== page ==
If I had a chance to check emails or make some calls while Olivia had a nap, then I would, otherwise I’d deal whatever it was whenever I could.

    Clients got used to this arrangement, and it became easier from a work perspective as we grew the team from four to 10. It meant that client work could be done by one of our excellent team members, and without me being in the office.

    I still get the occasional ‘skiving again’ or ‘taking the day off’ comments, mainly from some older, male contacts. But generally everyone is used to, and happy with, the arrangement.

    These comments can be annoying, but I tend to take them with a pinch of salt, as the people who make them probably didn’t have the same opportunities to do what I have done.

    I also think flexibility around parenting has become part of the ethos of the company and why people like to work with us, as well as for us.

    And besides, they’ve had five years to get used to it….

    What has really started to grate with me is when I feel like I have been Accidentally Patronised.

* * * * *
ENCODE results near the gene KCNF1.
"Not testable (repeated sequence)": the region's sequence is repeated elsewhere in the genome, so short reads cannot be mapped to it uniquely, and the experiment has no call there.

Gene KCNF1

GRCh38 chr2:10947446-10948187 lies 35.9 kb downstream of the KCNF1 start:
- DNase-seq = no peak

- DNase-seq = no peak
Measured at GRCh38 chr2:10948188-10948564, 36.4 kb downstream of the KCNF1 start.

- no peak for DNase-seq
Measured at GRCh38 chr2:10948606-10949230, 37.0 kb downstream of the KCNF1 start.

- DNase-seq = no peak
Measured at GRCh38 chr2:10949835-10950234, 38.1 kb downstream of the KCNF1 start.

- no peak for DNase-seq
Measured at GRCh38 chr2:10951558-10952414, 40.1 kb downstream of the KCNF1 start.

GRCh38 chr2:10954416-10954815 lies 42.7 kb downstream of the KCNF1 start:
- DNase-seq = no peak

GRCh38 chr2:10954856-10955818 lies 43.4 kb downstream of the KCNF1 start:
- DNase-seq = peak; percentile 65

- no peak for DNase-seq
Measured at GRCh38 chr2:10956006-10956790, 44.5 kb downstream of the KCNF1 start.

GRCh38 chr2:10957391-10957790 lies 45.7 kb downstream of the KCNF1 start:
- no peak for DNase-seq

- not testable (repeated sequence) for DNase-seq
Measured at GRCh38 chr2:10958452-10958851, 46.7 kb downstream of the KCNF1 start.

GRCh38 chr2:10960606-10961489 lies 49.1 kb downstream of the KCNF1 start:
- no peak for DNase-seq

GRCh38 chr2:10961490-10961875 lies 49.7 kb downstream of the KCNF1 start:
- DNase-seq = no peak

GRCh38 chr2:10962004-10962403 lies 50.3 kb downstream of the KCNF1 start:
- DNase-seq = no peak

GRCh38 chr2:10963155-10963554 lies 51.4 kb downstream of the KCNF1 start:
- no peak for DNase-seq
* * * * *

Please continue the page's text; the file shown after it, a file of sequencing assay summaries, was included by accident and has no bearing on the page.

I’m going to put my tin hat on here, but my experience to date is that the accidentally patronising comments come from mums. Mainly mums who do the majority of the childcare, the ones where the husband is perhaps a little less hands on.

    I don’t think they mean to sound patronising about the fact that I am able to parent my two daughters together on my own. But, it just seems to come across that way.

    I’m lucky enough to know a lot of other dads who are incredibly hands on and take on a large chunk of the parenting. I know dads who have started businesses, both in Cornwall and abroad, and still managed to be fully involved with their kids.

    I’m not sure if it’s a Cornwall-thing, but I do think the amount of SMEs here does have an impact in that it gives people the flexibility to choose childcare arrangements that may not be the norm elsewhere in the country, or at least as they were 20 years ago.

    Some of the regular comments I receive include:

    “I don’t know how you do it.”
    Me: “What’s that?”“Look after both your daughters at the same time.”